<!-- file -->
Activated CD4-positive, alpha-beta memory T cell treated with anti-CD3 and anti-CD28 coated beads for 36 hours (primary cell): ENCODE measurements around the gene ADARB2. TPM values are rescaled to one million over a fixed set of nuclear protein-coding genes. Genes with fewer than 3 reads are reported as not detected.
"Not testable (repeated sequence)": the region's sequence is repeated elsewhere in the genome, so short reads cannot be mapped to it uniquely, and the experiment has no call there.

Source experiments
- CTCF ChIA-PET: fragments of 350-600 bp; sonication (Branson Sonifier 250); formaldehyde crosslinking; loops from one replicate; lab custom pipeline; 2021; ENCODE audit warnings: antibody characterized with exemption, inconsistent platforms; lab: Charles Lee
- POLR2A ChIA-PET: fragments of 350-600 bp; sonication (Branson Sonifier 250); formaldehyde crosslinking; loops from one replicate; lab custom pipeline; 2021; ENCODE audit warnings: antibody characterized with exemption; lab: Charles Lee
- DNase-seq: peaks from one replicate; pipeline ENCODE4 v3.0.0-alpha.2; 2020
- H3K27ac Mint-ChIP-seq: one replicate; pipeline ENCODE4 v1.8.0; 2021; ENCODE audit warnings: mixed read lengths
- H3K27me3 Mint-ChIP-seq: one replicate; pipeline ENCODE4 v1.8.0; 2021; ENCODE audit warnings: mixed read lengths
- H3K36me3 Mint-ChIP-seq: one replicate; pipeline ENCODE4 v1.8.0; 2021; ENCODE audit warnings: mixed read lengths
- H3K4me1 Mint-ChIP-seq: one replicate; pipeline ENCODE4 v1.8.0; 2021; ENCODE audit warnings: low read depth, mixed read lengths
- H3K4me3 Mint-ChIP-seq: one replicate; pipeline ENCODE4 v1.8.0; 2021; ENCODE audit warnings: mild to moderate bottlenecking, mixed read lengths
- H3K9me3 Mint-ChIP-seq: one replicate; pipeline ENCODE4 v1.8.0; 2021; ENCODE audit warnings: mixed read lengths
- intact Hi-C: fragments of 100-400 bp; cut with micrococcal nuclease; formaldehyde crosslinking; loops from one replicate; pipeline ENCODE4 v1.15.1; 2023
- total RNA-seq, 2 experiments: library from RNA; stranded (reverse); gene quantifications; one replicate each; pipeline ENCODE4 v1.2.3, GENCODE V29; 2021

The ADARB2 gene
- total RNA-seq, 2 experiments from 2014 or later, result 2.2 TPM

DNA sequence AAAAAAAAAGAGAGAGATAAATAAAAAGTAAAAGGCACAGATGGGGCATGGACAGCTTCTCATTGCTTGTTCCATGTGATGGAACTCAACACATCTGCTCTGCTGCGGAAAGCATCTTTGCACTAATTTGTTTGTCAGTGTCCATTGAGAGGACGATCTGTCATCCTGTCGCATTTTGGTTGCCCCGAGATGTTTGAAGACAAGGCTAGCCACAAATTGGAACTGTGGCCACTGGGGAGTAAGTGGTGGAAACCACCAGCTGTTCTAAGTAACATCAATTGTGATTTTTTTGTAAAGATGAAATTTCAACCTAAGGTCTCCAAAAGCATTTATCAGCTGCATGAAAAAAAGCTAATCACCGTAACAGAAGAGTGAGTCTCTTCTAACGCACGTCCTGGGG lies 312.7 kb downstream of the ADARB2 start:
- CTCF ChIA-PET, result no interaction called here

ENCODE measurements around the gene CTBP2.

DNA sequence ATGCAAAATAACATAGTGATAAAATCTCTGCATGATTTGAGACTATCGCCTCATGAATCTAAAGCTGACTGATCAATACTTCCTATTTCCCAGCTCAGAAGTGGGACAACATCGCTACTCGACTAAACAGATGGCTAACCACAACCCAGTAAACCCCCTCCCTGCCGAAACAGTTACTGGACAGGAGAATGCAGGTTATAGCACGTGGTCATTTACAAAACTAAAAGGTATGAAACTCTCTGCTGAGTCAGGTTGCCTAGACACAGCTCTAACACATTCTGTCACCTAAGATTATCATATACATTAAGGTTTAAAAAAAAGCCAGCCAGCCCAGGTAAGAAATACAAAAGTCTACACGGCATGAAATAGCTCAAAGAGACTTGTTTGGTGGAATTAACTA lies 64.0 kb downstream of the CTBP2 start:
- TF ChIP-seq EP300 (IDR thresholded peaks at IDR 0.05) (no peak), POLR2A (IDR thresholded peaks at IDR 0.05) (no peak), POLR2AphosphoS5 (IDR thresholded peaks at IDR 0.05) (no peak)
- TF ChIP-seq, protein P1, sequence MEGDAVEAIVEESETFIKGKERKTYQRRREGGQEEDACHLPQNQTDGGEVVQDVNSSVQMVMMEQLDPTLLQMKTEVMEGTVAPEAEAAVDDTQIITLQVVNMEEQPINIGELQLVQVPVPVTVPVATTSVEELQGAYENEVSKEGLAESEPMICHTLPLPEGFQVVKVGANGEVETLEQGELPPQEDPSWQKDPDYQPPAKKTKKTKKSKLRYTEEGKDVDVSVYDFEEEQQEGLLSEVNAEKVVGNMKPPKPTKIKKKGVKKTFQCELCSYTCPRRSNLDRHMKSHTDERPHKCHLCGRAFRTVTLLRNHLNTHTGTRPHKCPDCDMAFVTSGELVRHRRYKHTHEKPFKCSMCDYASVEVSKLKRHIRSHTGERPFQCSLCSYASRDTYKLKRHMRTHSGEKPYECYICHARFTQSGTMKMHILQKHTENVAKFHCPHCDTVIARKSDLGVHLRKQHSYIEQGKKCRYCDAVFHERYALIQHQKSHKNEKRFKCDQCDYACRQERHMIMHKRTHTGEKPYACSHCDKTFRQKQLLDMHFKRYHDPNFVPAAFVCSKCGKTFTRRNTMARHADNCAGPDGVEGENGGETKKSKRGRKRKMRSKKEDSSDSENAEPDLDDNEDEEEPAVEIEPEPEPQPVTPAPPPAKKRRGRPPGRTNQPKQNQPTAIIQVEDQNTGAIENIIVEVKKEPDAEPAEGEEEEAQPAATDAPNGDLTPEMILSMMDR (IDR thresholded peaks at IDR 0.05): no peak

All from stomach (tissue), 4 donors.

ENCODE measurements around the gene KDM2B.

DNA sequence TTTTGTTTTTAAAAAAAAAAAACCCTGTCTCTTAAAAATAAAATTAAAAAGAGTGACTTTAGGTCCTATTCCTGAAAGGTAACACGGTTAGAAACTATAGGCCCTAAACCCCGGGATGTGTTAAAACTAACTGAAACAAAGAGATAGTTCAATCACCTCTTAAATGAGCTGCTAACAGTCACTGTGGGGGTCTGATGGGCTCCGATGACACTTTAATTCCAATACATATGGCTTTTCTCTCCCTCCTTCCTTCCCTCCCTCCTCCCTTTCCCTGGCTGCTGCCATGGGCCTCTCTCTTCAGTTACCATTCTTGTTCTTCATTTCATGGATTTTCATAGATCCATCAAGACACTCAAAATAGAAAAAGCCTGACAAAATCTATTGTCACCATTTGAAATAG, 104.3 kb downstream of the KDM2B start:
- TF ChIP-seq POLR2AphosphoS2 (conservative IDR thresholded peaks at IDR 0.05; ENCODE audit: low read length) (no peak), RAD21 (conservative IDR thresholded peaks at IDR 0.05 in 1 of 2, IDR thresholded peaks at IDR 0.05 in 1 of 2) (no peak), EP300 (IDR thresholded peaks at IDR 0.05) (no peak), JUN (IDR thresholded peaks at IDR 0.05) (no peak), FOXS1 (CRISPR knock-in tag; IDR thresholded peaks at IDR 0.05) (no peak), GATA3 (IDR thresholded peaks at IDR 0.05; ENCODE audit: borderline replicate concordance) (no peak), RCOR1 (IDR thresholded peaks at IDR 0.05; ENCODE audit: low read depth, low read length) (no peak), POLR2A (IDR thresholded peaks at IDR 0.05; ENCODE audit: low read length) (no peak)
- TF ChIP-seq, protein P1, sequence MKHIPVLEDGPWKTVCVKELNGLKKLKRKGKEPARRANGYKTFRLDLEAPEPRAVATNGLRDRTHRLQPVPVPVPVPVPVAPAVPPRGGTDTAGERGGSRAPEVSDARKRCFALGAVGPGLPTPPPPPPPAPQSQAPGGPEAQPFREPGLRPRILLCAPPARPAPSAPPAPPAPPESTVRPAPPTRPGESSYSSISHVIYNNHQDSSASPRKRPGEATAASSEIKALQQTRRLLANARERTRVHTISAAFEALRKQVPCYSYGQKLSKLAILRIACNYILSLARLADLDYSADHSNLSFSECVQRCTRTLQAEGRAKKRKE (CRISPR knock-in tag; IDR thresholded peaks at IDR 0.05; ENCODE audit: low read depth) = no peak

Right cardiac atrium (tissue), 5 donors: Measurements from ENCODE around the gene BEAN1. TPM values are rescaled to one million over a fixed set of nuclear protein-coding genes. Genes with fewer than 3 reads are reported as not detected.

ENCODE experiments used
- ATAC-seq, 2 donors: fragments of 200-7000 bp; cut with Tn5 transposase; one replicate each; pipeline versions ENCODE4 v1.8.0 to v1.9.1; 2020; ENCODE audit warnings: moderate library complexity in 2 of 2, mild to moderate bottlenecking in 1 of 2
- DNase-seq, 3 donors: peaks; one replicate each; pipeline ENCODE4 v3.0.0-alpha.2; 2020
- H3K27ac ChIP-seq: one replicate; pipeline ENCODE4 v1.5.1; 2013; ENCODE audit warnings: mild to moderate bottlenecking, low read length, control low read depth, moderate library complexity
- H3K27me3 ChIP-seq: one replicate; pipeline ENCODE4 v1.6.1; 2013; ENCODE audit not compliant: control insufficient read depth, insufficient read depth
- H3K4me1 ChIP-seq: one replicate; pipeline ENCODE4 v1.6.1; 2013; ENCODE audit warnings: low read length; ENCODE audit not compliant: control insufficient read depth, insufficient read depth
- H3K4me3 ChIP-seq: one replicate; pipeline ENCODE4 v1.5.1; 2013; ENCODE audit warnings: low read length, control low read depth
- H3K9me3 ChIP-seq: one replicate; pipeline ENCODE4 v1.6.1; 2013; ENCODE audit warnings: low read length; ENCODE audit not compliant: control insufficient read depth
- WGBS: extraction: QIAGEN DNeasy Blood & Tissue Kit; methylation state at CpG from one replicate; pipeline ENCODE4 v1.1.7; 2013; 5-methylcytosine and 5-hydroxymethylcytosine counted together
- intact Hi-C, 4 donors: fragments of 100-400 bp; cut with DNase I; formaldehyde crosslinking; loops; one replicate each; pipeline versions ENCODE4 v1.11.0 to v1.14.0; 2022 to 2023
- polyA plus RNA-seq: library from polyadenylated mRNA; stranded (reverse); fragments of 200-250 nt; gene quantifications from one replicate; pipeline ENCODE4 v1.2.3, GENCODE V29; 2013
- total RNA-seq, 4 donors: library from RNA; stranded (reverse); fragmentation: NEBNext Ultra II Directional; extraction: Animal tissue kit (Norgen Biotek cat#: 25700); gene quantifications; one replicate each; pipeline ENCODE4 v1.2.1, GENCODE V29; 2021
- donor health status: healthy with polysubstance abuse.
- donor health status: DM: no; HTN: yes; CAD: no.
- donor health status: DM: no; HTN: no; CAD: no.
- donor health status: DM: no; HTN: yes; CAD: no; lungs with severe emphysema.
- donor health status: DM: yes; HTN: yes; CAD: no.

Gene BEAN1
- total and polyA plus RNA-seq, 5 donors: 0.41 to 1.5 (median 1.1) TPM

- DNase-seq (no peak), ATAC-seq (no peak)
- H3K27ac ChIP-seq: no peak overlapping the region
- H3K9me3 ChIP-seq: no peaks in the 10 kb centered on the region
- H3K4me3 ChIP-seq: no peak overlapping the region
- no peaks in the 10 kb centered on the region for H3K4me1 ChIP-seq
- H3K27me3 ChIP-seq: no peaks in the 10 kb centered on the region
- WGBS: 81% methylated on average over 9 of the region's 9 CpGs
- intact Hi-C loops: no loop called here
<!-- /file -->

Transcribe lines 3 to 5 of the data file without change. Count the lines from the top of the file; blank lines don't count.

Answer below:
Source experiments
- CTCF ChIA-PET: fragments of 350-600 bp; sonication (Branson Sonifier 250); formaldehyde crosslinking; loops from one replicate; lab custom pipeline; 2021; ENCODE audit warnings: antibody characterized with exemption, inconsistent platforms; lab: Charles Lee
- POLR2A ChIA-PET: fragments of 350-600 bp; sonication (Branson Sonifier 250); formaldehyde crosslinking; loops from one replicate; lab custom pipeline; 2021; ENCODE audit warnings: antibody characterized with exemption; lab: Charles Lee